Having tried several of DH Lawrence's novels, and only managed to struggle all the way through one of his shortest (The Virgin and the Gipsy) which I wished I hadn't bothered with, I was surprised to discover how much I liked the one or two of his poems I've come across (largely courtesy of this site). So I borrowed the 2 volume collected works from my local library recently. It was an interesting exercise. It seemed to me that he wrote a few amazingly good poems from viewpoints I cannot tolerate - (eg These Clever Women below), that he had two or three obsessions of subject (eg his unique brand of socialism) or object (the moon, apples) about which he wrote lots of poems, and then there are about 6 that I really like a lot eg Piano and Fidelity (below). I've never read any poet who has elicited such mixed feelings. I think I would have hated him as a person, but he was very skilled as a poet even when extolling viewpoints I totally disagree with.
These Clever Women
Close your eyes, my love, let me make you blind!
They have taught you to see
Only problems writ on the face of things,
And algebra in the eyes of desirous men,
And God like geometry
Tangling his circles to baffle you and me.
I would kiss you over they eyes till I kissed you blind;
If I could--if anyone could!
Then perhaps iin the dark you'd get what you want to find:
The solution that ever is much too deep for the imnd;
Dissolved in blood.....
That I am the hart, and you are the gentle hind.
Now stop carping at me! Do you want me to hate you?
Am I a kaleidoscope
For you to shake and shake, and it won't come right?
Am I doomed in a long coiton of words to mate you?
Unsatisfied! Is there no hope
Between your thighs, far, far from your peering sight?
FIDELITY by D H Lawrence
Fidelity and love are two different things, like a flower
and a gem.
And love, like a flower, will fade, will change into some-
or it would not be flowery.
O flowers they fade because they are moving swiftly; a
little torrent of life
leaps up to the summit of the stem, gleams, turns over
round the bend
of the parabola of curved flight,
sinks, and is gone, like a comet curving into the invisible.
O flowers they are all the time travelling
like comets, and they come into our ken
for a day, for two days, and withdraw, slowly vanish again.
And we, we must take them on the wind, and let them go.
Embalmed flowers are not flowers, immortelles are not
flowers are just a motion, a swift motion, a coloured
that is their loveliness. And that is love.
But a gem is different. It lasts so much longer than we do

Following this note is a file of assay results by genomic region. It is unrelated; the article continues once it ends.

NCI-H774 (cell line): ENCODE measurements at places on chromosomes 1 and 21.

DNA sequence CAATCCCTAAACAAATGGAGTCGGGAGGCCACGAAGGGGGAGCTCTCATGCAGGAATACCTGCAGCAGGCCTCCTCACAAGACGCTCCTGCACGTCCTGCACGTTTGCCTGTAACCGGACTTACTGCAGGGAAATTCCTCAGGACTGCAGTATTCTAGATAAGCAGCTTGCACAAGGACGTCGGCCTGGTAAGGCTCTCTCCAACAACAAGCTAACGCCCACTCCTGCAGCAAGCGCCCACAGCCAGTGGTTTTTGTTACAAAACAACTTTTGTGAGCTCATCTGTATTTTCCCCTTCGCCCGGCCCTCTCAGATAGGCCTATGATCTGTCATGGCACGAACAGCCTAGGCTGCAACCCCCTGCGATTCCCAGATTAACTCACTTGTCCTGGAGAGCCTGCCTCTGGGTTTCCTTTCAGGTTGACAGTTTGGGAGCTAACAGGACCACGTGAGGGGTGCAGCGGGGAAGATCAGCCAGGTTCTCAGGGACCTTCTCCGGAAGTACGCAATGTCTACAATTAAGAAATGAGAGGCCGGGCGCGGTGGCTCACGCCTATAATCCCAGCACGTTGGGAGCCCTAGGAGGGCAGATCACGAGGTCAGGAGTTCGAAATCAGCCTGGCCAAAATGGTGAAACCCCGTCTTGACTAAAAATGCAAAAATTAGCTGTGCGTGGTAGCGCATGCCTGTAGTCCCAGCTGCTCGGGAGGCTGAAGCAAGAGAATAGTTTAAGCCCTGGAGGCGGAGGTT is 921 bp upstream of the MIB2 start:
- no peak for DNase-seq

so much much much longer
that it seems to last forever.
Yet we know it is flowing away
as flowers are, and we are, only slower.
The wonderful slow flowing of the sapphire!
All flows, and every flow is related to every other flow.
Flowers and sapphires and us, diversely streaming.
In the old days, when sapphires were breathed upon and
during the wild orgasms of chaos
time was much slower, when the rocks came forth.
It took aeons to make a sapphire, aeons for it to pass away.
And a flower it takes a summer.
And man and woman are like the earth, that brings forth
in summer, and love, but underneath is rock.
Older than flowers, older than ferns, older than fora-
older than plasm altogether is the soul of a man under-
And when, throughout all the wild orgasms of love
slowly a gem forms, in the ancient, once-more molten
of two human hearts, two ancient rocks, a manís heart
and a womanís,
that is the crystal of peace, the slow hard jewel of trust,
the sapphire of fidelity.
The gem of mutual peace emerging from the wild chaos of love.
Here's a link to dozens of Lawrence's poems: [www.poemhunter.com] />
I like the philosophy of this one:
We are Transmitters
As we live, we are transmitters of life.
And when we fail to transmit life, life fails to flow through us.
That is part of the mystery of sex, it is a flow onwards.
Sexless people transmit nothing.
And if, as we work, we can transmit life into our work,
life, still more life, rushes into us to compensate, to be ready
and we ripple with life through the days.
Even if it is a woman making an apple dumpling, or a man a stool,
if life goes into the pudding, good is the pudding
good is the stool,
content is the woman, with fresh life rippling in to her,
content is the man.
Give, and it shall be given unto you
is still the truth about life.
But giving life is not so easy.
It doesn't mean handing it out to some mean fool, or letting the living dead eat you up.
It means kindling the life-quality where it was not,
even if it's only in the whiteness of a washed pocket-handkerchief.
Yes, that was another that particularly resonated with me.